Are you looking to diversify your trading activities? When looking at new ways to explore the equities, bonds, currencies and commodities markets, you’re likely to see the term “derivative” bandied around. Here, we look at what this means and put a spotlight on some of the more commonly encountered forms of this ‘big tent’ of financial instruments.
With derivatives, you are almost always taking a bet in one form or other based on your assessment of what is likely to happen or what is at risk of happening in a particular market.
Financial derivatives usually ‘derive’ from – in other words, depend upon the performance of underlying investment – for instance, a stock, commodity price or currency level. But it doesn’t involve the purchase of the asset: rather, a derivative is essentially a contract between two parties which specifies the conditions under which a payment might be made between those two parties. Most commonly, the conditions that determine when and if payments are made include the price of the underlying asset and the date at which the asset hits that price.
So a derivative definition is essentially, a bet on which way an asset or market will go. Depending on the terms of the derivative (i.e. the position you have taken – or, in other words, which way you happened to expect the asset price to go), this means it is possible to make a profit or incur a loss both in situations where the market goes up and goes down.
Volatility and unexpected movement is par for the course in virtually all markets – leaving companies at the mercy of the elements (quite literally in the case of Agri-business). Take the Ryan Airs and Easy Jets of this world, for instance. To keep ticket prices low and to still turn a profit, near certainty about the cost of overheads is desirable – with fuel being the big one.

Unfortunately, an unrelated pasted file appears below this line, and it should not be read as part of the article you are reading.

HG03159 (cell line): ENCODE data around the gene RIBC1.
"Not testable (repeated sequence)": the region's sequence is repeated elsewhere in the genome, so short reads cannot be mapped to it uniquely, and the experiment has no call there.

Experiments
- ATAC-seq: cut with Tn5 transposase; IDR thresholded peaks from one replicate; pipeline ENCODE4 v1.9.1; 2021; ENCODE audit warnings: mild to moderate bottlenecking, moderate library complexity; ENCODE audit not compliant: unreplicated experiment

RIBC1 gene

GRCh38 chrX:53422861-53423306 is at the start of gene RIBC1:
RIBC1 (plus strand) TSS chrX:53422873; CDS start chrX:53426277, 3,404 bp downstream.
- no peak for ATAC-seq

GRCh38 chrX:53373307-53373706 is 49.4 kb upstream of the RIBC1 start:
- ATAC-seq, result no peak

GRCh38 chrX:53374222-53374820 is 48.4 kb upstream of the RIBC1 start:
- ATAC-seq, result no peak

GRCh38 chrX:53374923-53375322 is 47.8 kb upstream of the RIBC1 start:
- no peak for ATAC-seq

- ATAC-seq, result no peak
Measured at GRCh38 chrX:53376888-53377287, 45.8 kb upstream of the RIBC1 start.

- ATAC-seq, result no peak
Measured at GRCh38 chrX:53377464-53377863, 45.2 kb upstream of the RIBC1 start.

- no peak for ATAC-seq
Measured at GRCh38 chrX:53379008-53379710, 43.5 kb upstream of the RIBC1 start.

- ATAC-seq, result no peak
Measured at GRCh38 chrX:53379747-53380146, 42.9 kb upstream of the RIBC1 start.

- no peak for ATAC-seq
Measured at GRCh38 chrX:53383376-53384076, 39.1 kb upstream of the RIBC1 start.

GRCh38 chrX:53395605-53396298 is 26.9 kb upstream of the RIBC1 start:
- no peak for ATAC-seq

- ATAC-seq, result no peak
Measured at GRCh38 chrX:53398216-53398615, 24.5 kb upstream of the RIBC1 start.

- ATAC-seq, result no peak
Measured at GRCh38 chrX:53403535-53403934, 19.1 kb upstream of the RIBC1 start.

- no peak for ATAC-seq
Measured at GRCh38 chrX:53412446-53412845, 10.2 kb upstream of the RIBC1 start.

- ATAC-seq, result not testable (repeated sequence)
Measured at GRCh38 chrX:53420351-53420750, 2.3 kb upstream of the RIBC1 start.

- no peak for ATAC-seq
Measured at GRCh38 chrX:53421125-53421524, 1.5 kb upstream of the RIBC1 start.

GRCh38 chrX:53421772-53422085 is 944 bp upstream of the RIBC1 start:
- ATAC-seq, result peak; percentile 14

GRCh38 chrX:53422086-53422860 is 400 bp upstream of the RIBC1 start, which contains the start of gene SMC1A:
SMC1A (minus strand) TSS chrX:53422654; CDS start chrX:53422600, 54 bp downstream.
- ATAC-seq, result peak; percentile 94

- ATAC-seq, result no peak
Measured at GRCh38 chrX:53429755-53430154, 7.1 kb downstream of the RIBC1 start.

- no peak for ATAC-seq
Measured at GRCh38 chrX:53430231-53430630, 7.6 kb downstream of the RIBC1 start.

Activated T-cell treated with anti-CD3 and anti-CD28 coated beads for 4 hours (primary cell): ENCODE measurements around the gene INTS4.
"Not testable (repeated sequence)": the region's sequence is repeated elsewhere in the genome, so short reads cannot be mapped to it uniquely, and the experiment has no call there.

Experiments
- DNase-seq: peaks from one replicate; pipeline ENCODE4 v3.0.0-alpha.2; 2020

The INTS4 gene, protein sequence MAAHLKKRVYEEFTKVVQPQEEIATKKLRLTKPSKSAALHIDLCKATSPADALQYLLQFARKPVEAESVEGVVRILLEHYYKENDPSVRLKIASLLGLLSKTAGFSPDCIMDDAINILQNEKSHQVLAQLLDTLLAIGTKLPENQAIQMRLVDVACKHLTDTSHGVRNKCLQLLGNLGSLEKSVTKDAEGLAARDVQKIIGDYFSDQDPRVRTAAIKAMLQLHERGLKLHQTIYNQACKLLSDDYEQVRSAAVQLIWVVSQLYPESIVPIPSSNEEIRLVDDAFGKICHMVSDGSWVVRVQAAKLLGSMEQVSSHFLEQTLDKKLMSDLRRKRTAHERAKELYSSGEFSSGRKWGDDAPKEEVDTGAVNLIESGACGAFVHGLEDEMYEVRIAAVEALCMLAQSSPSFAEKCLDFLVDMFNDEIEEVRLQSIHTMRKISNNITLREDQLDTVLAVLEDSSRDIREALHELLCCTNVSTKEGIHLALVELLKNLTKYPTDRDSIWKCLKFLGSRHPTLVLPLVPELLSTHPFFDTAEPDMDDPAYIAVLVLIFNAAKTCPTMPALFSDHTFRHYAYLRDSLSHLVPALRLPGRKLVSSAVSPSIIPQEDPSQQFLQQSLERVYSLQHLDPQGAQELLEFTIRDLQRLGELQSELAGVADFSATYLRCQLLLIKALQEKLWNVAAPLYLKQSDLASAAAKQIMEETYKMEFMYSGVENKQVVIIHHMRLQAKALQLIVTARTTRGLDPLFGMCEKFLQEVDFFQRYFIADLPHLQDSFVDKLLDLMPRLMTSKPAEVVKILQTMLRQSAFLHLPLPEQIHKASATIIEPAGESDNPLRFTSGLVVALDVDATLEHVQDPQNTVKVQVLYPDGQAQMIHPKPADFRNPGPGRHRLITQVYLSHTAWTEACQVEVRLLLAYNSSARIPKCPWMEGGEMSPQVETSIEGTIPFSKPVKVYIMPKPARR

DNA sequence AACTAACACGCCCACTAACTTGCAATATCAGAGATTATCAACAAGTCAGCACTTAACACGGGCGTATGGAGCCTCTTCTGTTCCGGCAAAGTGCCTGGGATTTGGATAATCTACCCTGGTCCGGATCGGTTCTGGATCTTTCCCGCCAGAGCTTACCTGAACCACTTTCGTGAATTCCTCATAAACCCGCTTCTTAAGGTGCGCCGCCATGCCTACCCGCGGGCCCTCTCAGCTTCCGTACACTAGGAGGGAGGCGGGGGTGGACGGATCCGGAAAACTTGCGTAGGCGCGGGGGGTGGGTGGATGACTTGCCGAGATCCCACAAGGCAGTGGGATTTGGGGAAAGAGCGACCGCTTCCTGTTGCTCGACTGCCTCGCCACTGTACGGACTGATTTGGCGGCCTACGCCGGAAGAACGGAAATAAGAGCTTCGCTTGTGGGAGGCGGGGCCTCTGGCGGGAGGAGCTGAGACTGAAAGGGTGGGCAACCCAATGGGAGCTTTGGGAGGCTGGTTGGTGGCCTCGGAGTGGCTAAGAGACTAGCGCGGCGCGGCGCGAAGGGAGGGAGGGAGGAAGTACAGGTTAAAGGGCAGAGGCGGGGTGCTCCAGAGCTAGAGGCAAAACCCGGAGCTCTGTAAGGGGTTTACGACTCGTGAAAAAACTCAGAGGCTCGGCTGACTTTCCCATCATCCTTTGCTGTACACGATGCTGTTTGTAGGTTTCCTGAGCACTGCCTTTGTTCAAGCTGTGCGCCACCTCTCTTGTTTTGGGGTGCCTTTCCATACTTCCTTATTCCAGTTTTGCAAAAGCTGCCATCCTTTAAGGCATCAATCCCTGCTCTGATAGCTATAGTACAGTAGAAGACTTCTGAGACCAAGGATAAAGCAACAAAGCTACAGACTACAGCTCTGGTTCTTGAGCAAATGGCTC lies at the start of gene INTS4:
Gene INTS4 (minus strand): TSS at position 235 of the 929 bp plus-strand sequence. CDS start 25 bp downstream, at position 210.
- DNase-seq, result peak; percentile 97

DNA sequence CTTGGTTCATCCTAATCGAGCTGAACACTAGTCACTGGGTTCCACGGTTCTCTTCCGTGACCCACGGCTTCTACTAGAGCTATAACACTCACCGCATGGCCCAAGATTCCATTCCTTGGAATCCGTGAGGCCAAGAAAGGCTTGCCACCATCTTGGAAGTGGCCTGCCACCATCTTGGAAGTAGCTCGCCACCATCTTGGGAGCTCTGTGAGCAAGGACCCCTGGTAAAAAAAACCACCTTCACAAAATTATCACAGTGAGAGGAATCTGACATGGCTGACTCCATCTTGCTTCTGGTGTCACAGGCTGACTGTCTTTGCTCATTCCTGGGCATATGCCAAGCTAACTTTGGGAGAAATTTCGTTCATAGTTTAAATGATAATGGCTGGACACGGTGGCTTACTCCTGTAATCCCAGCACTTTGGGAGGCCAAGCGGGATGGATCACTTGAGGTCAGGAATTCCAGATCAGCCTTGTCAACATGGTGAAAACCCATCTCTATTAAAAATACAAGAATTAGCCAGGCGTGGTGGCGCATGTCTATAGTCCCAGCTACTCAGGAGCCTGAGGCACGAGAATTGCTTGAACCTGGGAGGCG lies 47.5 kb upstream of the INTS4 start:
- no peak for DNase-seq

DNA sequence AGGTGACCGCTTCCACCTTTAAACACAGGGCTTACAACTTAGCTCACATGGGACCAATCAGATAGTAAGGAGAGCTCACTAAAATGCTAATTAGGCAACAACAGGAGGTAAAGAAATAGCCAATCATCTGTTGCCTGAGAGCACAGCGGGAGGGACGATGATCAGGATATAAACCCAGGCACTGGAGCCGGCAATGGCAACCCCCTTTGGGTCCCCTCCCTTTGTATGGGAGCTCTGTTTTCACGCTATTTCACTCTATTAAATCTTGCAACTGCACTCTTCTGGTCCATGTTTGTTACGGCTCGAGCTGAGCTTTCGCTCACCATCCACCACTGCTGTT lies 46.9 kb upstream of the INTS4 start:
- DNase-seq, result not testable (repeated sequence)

So, if you think that oil prices have hit rock bottom at $45 a barrel, now might be the time to enter into an arrangement to purchase your oil for the next quarter at $50 a barrel. Yes, things in China could take a further downturn, triggering further falls in the price of Brent crude (in which case you’ve technically lost on the bet). Equally, an escalation in the Middle East could trigger an upward spike, from which you’re shielded for the time being.
Crucially though, what you have is certainty on price for a defined period. Excellent news for businesses trying to map their future costs.
For every party looking to hedge, there has to be someone willing to take on the risk. ‘Speculative trading’ might conjure up memories of Barings Bank, but in reality speculators have an important commercial role to play in all of this.
There are opportunities for retail investors and part-time traders too. With this in mind, here are three examples…
These are contracts that specify that a defined quantity of a certain share, currency or commodity WILL be bought for a specific price on a specific date.
With an option contract, the buyer of the option has the right – but not the obligation to buy (to exercise a “call option”) or to sell (to exercise a “put option”) an asset at a specified price (the “strike price”) on or before a specified date.
A form of options trading whereby as a binary option buyer, you are paid a fixed amount if the strike price is reached come the expiration time – and are not paid if it isn’t.
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So while the derivative definition is reasonably simple, the applications within derivative markets are complex. Binary options are perhaps one of the simplest examples of derivative trading.
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